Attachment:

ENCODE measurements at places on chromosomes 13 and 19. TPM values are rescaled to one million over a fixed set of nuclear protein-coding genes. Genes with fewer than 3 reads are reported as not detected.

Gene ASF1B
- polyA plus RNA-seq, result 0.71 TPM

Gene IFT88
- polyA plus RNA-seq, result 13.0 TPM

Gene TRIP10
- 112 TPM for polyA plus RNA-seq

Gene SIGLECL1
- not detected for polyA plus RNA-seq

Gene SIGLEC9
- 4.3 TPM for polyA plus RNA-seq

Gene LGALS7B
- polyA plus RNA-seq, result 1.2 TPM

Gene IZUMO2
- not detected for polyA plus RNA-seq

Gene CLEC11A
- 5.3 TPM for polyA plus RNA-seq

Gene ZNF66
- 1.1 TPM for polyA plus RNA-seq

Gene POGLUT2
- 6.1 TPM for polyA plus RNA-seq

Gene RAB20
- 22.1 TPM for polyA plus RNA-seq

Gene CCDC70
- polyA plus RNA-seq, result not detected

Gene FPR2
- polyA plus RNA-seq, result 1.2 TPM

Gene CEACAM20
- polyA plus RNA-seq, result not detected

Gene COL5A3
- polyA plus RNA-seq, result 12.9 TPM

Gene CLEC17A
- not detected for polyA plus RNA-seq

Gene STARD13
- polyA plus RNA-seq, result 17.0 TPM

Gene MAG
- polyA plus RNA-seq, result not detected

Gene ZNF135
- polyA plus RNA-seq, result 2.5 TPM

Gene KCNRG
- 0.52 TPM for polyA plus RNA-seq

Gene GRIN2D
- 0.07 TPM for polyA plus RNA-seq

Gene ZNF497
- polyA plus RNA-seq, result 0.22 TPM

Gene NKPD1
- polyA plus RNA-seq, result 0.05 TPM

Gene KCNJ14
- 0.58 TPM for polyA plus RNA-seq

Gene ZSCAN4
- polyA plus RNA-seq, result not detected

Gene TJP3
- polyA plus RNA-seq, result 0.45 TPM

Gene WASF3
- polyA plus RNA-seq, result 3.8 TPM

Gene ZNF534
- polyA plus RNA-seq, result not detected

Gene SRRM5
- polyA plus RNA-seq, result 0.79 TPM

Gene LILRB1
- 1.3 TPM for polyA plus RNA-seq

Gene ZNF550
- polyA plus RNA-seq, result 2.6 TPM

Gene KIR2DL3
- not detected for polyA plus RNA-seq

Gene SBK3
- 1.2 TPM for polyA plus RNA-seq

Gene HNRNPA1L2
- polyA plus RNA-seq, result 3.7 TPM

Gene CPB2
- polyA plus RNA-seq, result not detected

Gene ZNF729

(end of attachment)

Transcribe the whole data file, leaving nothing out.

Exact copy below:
ENCODE measurements at places on chromosomes 13 and 19. TPM values are rescaled to one million over a fixed set of nuclear protein-coding genes. Genes with fewer than 3 reads are reported as not detected.

Gene ASF1B
- polyA plus RNA-seq, result 0.71 TPM

Gene IFT88
- polyA plus RNA-seq, result 13.0 TPM

Gene TRIP10
- 112 TPM for polyA plus RNA-seq

Gene SIGLECL1
- not detected for polyA plus RNA-seq

Gene SIGLEC9
- 4.3 TPM for polyA plus RNA-seq

Gene LGALS7B
- polyA plus RNA-seq, result 1.2 TPM

Gene IZUMO2
- not detected for polyA plus RNA-seq

Gene CLEC11A
- 5.3 TPM for polyA plus RNA-seq

Gene ZNF66
- 1.1 TPM for polyA plus RNA-seq

Gene POGLUT2
- 6.1 TPM for polyA plus RNA-seq

Gene RAB20
- 22.1 TPM for polyA plus RNA-seq

Gene CCDC70
- polyA plus RNA-seq, result not detected

Gene FPR2
- polyA plus RNA-seq, result 1.2 TPM

Gene CEACAM20
- polyA plus RNA-seq, result not detected

Gene COL5A3
- polyA plus RNA-seq, result 12.9 TPM

Gene CLEC17A
- not detected for polyA plus RNA-seq

Gene STARD13
- polyA plus RNA-seq, result 17.0 TPM

Gene MAG
- polyA plus RNA-seq, result not detected

Gene ZNF135
- polyA plus RNA-seq, result 2.5 TPM

Gene KCNRG
- 0.52 TPM for polyA plus RNA-seq

Gene GRIN2D
- 0.07 TPM for polyA plus RNA-seq

Gene ZNF497
- polyA plus RNA-seq, result 0.22 TPM

Gene NKPD1
- polyA plus RNA-seq, result 0.05 TPM

Gene KCNJ14
- 0.58 TPM for polyA plus RNA-seq

Gene ZSCAN4
- polyA plus RNA-seq, result not detected

Gene TJP3
- polyA plus RNA-seq, result 0.45 TPM

Gene WASF3
- polyA plus RNA-seq, result 3.8 TPM

Gene ZNF534
- polyA plus RNA-seq, result not detected

Gene SRRM5
- polyA plus RNA-seq, result 0.79 TPM

Gene LILRB1
- 1.3 TPM for polyA plus RNA-seq

Gene ZNF550
- polyA plus RNA-seq, result 2.6 TPM

Gene KIR2DL3
- not detected for polyA plus RNA-seq

Gene SBK3
- 1.2 TPM for polyA plus RNA-seq

Gene HNRNPA1L2
- polyA plus RNA-seq, result 3.7 TPM

Gene CPB2
- polyA plus RNA-seq, result not detected

Gene ZNF729